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Tea party intends to keep heat on officials
Movement had success across US; local influence uncertain
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As tea party members cool down after the election season, they know the job isn’t over when their favored politicians take office.

It’s time to hold the candidates accountable.

“We’re very happy with the election,” said Julianne Thompson, state director of the Tea Party Patriots for Georgia. “We wish the Senate would have flipped as well, but the fact that the GOP did win the House back really is going to make us even more engaged.”

At the freshman orientation session in Washington, D.C., last week, tea party organizers made it clear they will continue to push for change. They talked about what legislation they want passed and stopped, including a moratorium on earmarks and an alternative for current health care legislation.

“If any candidate is going to ride the tea party wave, we’re going to hold their feet to the fire and make sure they keep their election promises,” she said. “We want them to know we’re here to work with them and support them, but we expect them to have an open ear to the American citizens and those involved in the tea party movement who worked hard to get them elected.”

The first victory came as tea party members forced GOP members to swear off earmarks that are icons of out-of-control federal spending. Though many Republicans celebrated, others didn’t, especially when it came to their own districts.

In Georgia, the earmark ban could hurt the $551 million dredging of the Port of Savannah, which is worth thousands of new jobs and highly touted by Gov. Sonny Perdue.

“We have no problem with targeted funding, but it needs to go through the proper processes. There’s no reasons why certain spending ventures should not go through the light of exposure with committees and a House floor vote,” Thompson said. “It’s not necessary to do earmarks, especially because they usually result in pork barrel spending.”

Georgia’s Tea Party Patriots, the statewide arm of the national group, also plan more activism at the local and state levels this spring. Since the election, local groups have gathered to draft ethics reforms to slam on the state Capitol steps, which includes the banning of government contracts for the governor, lieutenant governor, legislators and their families. The reforms also ask legislators to report acceptance of lobbyist dollars within five days.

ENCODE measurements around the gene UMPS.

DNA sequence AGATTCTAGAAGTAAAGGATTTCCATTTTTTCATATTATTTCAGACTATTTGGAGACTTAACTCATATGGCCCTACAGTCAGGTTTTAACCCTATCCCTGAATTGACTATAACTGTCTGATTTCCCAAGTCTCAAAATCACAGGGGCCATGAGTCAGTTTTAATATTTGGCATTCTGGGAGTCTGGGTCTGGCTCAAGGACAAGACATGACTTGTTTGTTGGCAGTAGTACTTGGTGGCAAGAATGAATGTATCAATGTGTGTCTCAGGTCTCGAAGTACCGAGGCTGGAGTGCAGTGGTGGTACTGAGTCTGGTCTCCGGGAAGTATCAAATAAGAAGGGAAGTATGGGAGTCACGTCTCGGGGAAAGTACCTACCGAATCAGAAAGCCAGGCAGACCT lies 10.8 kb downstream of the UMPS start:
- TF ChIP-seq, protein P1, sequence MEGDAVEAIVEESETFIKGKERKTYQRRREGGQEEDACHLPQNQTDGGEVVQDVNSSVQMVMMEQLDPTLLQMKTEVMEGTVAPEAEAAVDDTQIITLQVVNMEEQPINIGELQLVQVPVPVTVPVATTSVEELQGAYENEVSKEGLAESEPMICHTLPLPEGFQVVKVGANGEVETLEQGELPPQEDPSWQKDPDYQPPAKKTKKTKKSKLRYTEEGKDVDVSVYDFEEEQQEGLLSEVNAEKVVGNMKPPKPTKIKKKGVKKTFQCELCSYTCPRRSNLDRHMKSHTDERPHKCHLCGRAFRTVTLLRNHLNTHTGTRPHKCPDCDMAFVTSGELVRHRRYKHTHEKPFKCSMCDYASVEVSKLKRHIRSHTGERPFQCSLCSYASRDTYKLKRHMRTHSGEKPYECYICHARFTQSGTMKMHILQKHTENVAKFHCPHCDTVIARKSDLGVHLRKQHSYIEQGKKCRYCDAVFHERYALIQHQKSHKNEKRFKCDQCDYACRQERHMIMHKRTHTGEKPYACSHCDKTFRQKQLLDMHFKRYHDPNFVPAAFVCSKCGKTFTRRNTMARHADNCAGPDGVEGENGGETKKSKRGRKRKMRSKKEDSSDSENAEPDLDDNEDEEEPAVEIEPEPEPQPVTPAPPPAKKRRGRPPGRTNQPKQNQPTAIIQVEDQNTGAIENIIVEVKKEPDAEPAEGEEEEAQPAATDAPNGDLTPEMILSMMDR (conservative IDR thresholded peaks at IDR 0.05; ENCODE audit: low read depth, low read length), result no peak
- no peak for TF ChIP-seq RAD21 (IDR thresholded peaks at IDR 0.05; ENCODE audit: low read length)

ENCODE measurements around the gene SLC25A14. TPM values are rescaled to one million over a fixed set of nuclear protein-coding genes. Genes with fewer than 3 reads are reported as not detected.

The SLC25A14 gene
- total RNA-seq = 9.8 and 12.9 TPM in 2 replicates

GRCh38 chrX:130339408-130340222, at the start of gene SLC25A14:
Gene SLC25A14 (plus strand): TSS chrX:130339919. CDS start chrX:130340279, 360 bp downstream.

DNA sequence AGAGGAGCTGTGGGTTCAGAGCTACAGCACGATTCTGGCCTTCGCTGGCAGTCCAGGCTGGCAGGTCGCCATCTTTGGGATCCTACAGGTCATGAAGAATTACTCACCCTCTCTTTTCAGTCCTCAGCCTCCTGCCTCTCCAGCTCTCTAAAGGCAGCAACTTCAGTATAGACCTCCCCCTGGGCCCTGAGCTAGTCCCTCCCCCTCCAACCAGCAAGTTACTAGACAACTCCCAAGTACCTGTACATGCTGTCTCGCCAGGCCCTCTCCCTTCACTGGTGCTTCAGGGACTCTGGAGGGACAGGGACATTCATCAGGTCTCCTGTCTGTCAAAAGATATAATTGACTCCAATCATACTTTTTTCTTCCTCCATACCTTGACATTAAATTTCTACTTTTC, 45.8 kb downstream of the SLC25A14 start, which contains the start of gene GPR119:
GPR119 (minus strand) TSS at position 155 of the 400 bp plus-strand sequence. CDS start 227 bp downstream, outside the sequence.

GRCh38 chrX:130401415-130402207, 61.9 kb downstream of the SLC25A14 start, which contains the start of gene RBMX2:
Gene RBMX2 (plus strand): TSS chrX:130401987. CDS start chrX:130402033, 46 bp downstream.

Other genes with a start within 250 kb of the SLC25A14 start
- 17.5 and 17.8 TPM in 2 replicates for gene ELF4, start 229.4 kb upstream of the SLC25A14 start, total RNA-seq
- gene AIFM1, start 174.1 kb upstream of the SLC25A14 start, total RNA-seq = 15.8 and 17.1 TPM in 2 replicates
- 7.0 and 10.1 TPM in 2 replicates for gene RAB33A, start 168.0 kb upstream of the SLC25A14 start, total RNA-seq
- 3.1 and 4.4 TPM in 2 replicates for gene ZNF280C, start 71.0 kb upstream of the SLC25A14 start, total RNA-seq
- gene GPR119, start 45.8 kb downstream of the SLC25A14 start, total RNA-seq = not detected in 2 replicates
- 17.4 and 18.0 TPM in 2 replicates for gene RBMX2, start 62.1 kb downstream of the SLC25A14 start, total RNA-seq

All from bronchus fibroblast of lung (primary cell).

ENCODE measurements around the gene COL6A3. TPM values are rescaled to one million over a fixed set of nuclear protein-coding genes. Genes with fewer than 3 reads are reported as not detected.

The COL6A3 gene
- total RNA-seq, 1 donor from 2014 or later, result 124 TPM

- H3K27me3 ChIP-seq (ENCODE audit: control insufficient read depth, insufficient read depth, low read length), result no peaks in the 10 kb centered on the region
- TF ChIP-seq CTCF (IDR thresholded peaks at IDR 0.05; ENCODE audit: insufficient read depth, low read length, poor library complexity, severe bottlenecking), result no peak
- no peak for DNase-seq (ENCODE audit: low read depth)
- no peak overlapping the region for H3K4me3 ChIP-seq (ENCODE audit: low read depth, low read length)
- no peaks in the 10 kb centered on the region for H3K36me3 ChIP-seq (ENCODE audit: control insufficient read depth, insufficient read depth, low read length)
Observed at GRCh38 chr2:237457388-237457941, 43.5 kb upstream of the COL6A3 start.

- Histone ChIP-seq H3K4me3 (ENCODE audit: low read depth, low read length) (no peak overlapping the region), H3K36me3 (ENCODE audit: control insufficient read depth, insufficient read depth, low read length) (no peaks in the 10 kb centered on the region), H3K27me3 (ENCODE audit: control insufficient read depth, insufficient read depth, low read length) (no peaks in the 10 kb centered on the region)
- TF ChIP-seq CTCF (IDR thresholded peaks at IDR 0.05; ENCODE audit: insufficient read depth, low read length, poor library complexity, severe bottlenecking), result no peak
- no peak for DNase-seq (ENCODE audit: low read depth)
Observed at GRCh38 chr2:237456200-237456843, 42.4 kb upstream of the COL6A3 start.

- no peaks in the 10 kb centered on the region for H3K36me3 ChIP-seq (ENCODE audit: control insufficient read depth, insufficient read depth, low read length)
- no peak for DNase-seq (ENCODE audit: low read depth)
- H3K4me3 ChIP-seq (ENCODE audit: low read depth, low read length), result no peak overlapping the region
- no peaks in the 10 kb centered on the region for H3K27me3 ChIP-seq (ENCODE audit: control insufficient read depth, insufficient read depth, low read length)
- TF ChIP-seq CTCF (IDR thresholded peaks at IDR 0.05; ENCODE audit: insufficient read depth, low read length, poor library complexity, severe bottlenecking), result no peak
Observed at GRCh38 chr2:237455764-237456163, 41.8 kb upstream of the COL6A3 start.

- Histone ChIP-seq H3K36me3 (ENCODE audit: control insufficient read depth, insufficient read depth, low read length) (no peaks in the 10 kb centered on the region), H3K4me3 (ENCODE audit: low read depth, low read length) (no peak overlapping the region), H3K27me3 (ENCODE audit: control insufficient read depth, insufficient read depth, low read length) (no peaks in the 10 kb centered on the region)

“We’re proud of a lot of the races in Georgia, and we feel like we have a great group of people to work with,” Thompson said. “We’re going to be there at the Capitol during the session, making sure that taxes are cut and spending is cut and lawmakers are addressing some of the problems we’re facing as a state, such as illegal immigration.”

Some political critics are unsure how much Georgia’s Republicans owe to tea party efforts, questioning whether the tea party created the Republican wave or just rode it.

“The easiest campaign to talk about is probably Tom Graves,” said Charles Bullock, a political science professor at the University of Georgia. “He won many, many elections to fill Nathan Deal’s congressional seat, and it was probably the highest profile tea party contest in Georgia. Republicans had a tremendous success in Georgia, but it’s hard to say the tea party was instrumental in that, other than the Graves race.”

In Georgia, the Tea Party Patriots refrained from making specific endorsements during the election though they had favorites. They didn’t show an interest in promoting their third-party candidates either, and members focused their anger at national politics, not the local scene.

But the influence nationally shouldn’t be taken lightly, Bullock said.

“They didn’t elect everyone closely affiliated with them, but they went away from the election season with results,” he said. “Two years ago, they didn’t even exist and now they’re widely recognized as being out there. I think both Democrats and Republicans consider their success rate to be formidable.”

Tea party members played a large part in getting Republicans to the polls for a midterm election, which usually has a lower rate of voter turnout, he said.

“They got conservatives excited, and a number of polls conducted throughout the campaign season showed Republicans were enthusiastic about going to the polls,” Bullock said.

As the tea party momentum moves forward, Bullock is interested to see how members enforce smaller government, a lower deficit and fewer taxes with concrete ideas.

“As they say, the devil is in the details. They want to spend less, but where do you make the cuts?” he said. “Paying interest on the national debt takes up an awful lot of what’s already committed, and then you’ve got unemployment compensation, Social Security, Medicare and national defense. How will they reduce the deficit unless they make major cuts to popular programs?”